The University of Mississippi School of Law welcomed a newly founded student organization this fall. The Richard L. Barnes Native American Law Student Association was approved by the Dean of Student’s Office May 19, 2016, and the founding members began promoting the organization at the Fall Student Organization Fair.
“The majority of states, including Mississippi, have at least one federally recognized tribe within them, so the likelihood that you’ll practice law in a state where part of the citizenship also belongs to a sovereign tribe is pretty high,” said Alain Garland, president and found of the organization. “I think it’s important to have some knowledge of how the law, and your practice, might be impacted by that, and that’s something that Ole Miss doesn’t currently offer any curriculum on.”
The organization is named for Professor Richard L. Barnes, who taught at Ole Miss Law from 1989 until he passed away in 2013. Barnes was the only Indian Law professor at the time, and since his passing, no Indian Law courses have been offered. Noticing the lack of representation, Garland and co-founder W. Diane Maxwell (vice president) and April Chaney (treasurer) began taking the steps to form an official organization.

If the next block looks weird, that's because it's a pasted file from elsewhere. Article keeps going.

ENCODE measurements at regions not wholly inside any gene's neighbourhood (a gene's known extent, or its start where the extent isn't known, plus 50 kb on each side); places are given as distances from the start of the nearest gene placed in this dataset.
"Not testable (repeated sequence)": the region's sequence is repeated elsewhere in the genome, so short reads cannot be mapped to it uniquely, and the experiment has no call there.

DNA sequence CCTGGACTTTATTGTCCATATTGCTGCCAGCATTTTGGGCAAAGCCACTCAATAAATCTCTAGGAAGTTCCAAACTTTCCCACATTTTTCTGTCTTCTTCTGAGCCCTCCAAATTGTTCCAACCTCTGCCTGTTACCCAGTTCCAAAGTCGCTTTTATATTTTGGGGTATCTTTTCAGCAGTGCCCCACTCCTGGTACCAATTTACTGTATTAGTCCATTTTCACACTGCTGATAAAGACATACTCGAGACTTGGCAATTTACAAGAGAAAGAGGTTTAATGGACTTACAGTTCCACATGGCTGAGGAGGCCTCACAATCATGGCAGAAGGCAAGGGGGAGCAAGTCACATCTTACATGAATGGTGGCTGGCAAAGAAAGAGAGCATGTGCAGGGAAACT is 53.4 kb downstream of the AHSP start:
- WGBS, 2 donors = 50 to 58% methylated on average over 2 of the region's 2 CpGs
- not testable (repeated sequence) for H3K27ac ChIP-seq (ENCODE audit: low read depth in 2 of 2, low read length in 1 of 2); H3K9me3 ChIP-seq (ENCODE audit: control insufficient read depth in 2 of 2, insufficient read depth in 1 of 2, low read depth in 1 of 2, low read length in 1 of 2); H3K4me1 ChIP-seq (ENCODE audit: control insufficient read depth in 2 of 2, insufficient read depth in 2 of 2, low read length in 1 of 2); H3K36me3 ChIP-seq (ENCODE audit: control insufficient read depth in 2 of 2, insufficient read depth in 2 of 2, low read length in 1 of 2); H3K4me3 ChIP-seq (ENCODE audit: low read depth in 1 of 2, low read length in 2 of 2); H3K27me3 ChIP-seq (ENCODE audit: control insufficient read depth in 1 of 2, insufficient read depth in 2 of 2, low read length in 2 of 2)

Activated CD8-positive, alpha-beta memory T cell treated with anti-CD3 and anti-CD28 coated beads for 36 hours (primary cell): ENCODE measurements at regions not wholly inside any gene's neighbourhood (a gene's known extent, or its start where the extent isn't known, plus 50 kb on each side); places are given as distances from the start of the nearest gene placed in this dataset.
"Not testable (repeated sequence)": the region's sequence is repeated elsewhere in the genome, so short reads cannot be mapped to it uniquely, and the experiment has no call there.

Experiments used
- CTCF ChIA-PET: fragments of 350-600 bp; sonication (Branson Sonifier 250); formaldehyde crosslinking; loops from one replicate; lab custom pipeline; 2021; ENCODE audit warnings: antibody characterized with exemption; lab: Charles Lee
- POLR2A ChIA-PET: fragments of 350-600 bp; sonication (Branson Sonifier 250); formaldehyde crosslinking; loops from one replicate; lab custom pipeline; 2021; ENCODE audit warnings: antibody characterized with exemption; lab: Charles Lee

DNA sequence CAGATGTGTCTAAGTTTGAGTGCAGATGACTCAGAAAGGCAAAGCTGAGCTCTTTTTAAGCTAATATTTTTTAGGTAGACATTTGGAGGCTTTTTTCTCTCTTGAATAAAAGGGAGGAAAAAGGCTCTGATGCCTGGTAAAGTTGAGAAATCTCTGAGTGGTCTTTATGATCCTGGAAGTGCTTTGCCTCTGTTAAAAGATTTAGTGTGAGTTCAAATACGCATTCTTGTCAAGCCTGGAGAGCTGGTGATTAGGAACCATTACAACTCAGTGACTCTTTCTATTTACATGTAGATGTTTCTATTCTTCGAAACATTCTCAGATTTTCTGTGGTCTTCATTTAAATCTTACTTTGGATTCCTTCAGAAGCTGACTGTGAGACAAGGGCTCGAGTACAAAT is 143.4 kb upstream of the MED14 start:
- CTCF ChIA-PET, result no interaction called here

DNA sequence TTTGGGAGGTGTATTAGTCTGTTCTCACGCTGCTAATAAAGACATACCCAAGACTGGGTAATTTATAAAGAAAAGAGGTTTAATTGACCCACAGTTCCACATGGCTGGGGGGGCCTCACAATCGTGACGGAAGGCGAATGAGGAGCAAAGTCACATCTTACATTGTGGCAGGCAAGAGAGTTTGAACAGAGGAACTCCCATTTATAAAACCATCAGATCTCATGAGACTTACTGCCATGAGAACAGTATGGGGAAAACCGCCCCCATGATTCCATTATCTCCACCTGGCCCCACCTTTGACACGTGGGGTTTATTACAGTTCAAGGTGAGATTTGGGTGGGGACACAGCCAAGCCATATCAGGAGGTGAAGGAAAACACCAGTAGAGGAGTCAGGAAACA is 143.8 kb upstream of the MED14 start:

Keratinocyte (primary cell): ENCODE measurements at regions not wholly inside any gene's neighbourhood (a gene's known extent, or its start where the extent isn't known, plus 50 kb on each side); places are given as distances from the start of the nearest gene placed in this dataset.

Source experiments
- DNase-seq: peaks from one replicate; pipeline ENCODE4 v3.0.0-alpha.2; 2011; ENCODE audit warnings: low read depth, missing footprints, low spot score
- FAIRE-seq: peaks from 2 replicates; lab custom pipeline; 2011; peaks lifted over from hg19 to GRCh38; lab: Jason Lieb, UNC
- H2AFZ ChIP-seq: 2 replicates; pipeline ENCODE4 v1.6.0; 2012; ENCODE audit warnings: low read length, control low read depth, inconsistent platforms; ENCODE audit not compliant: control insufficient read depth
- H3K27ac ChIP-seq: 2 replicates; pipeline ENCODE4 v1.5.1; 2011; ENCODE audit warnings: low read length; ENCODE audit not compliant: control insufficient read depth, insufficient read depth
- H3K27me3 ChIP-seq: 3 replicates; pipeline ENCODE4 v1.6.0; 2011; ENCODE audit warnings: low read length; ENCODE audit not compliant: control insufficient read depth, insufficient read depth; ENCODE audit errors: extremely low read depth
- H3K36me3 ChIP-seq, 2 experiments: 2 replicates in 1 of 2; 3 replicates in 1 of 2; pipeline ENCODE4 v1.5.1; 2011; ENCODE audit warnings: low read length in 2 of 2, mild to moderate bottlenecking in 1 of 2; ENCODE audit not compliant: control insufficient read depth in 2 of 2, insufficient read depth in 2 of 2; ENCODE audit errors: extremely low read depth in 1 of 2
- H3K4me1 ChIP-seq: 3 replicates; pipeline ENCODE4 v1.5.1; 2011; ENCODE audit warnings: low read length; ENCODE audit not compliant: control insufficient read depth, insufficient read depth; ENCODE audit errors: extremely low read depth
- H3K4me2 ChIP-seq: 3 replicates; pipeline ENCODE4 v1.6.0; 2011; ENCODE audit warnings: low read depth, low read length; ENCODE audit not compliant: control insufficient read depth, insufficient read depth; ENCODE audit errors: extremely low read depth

Now with 11 members, NALSA continues to grow in membership as well as involvement. The organization plans to host webinars with Indian Law professors from other universities and hopes to have events surrounding current legal problems for Native Americans as well as issues in Indian Law that have been present for many years.
Students interested in joining NALSA should contact the organization at email@example.com for more information.